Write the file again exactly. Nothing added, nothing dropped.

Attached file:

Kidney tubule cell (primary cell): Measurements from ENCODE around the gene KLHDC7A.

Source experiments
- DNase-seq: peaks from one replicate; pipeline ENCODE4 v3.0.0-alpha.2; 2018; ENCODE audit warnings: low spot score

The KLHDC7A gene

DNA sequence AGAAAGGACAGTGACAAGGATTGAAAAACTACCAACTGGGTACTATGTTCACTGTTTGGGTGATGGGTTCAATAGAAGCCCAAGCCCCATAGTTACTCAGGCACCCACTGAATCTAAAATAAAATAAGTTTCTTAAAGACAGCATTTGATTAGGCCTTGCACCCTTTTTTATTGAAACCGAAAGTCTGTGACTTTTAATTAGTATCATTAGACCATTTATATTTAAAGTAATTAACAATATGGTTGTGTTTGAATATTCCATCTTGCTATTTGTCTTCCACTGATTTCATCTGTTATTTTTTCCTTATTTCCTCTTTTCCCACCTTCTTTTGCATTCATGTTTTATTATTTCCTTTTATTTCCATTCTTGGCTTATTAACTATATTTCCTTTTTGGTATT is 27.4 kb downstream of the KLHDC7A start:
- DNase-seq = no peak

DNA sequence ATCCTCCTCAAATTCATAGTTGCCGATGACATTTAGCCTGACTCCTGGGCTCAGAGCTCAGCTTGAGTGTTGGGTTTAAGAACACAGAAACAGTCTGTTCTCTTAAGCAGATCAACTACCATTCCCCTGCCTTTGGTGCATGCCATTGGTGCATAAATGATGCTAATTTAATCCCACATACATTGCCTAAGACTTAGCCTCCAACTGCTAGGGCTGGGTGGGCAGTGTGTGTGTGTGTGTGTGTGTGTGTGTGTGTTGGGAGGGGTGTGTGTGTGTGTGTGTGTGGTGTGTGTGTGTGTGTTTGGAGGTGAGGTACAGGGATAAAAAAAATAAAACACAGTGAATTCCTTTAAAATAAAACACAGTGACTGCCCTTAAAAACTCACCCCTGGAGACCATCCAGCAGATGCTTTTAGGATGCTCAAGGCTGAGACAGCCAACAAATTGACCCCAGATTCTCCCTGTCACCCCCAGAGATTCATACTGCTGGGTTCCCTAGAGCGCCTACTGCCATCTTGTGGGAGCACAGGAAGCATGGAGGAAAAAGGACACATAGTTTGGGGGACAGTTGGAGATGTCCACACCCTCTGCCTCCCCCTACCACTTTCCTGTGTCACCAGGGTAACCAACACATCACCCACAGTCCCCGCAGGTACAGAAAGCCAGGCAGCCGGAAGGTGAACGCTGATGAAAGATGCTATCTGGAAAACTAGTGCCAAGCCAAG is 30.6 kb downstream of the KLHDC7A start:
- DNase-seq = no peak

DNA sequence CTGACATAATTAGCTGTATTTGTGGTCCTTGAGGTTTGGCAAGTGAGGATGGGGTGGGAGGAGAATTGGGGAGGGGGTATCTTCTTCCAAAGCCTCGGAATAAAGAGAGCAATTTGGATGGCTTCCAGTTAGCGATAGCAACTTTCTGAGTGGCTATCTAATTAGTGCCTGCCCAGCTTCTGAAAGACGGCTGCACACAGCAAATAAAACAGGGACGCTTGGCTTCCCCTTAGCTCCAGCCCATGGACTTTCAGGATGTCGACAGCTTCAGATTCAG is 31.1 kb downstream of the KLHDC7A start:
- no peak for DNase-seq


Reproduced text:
Kidney tubule cell (primary cell): Measurements from ENCODE around the gene KLHDC7A.

Source experiments
- DNase-seq: peaks from one replicate; pipeline ENCODE4 v3.0.0-alpha.2; 2018; ENCODE audit warnings: low spot score

The KLHDC7A gene

DNA sequence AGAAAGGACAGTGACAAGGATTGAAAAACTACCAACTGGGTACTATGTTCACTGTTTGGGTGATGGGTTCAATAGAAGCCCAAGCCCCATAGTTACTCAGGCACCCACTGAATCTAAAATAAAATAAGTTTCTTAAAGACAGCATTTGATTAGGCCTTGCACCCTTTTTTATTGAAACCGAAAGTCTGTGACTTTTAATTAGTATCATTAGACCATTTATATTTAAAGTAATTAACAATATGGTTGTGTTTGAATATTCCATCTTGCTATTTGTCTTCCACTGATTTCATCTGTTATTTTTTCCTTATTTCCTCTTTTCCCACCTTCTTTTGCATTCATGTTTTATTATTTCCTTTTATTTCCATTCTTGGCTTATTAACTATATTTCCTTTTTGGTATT is 27.4 kb downstream of the KLHDC7A start:
- DNase-seq = no peak

DNA sequence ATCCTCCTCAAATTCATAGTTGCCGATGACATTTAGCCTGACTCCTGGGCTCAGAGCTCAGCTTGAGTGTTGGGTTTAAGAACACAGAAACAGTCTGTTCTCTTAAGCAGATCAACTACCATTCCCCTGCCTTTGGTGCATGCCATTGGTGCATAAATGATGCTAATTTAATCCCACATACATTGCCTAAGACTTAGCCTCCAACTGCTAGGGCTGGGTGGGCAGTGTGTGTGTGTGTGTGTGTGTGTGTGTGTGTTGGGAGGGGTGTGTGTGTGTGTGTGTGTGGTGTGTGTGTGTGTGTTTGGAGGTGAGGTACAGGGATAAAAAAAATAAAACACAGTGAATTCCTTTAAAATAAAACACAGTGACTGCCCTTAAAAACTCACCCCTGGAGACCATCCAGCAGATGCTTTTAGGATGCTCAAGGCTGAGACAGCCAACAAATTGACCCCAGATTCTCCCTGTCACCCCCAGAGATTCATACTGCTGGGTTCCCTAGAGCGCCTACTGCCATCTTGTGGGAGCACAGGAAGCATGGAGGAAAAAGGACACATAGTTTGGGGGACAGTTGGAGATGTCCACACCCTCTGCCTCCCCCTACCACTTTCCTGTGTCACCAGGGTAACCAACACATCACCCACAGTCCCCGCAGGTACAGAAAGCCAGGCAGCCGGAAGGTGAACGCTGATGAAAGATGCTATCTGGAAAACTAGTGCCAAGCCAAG is 30.6 kb downstream of the KLHDC7A start:
- DNase-seq = no peak

DNA sequence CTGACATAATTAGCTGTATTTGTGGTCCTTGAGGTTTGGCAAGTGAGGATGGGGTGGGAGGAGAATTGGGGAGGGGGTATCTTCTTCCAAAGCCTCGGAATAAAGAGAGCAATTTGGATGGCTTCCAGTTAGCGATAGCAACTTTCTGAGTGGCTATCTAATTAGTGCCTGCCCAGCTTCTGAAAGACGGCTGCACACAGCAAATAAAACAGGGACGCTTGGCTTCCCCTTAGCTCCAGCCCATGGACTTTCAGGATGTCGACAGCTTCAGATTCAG is 31.1 kb downstream of the KLHDC7A start:
- no peak for DNase-seq